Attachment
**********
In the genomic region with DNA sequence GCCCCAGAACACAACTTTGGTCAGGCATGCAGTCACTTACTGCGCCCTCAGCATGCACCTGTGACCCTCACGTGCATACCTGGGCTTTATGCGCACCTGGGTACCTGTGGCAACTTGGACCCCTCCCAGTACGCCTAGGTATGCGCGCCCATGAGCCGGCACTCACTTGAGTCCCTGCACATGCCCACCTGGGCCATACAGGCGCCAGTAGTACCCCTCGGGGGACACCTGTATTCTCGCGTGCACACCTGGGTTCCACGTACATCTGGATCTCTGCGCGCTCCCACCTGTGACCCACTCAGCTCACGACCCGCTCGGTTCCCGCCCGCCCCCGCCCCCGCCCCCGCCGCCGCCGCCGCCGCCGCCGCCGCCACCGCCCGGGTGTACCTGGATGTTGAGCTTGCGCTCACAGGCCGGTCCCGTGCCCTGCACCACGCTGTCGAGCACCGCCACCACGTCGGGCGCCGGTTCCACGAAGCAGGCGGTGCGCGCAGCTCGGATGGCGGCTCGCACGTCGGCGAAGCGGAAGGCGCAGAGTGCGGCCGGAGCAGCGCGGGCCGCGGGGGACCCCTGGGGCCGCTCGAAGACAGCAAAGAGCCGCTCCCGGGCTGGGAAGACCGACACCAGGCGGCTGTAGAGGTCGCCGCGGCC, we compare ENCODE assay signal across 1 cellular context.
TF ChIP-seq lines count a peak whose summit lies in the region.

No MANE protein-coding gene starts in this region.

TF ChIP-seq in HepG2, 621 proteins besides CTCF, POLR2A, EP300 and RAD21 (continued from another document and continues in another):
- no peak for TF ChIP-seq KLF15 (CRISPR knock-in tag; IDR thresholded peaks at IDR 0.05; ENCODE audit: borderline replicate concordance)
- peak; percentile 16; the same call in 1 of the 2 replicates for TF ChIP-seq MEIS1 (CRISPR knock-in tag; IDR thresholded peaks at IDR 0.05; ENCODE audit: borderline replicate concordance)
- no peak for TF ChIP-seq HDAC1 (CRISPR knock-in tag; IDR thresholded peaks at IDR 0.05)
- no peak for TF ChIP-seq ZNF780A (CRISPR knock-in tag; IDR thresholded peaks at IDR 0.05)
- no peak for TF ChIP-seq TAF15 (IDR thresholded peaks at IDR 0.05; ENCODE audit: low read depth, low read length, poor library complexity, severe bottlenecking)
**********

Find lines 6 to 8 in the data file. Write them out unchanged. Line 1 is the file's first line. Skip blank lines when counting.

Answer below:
- peak; percentile 16; the same call in 1 of the 2 replicates for TF ChIP-seq MEIS1 (CRISPR knock-in tag; IDR thresholded peaks at IDR 0.05; ENCODE audit: borderline replicate concordance)
- no peak for TF ChIP-seq HDAC1 (CRISPR knock-in tag; IDR thresholded peaks at IDR 0.05)
- no peak for TF ChIP-seq ZNF780A (CRISPR knock-in tag; IDR thresholded peaks at IDR 0.05)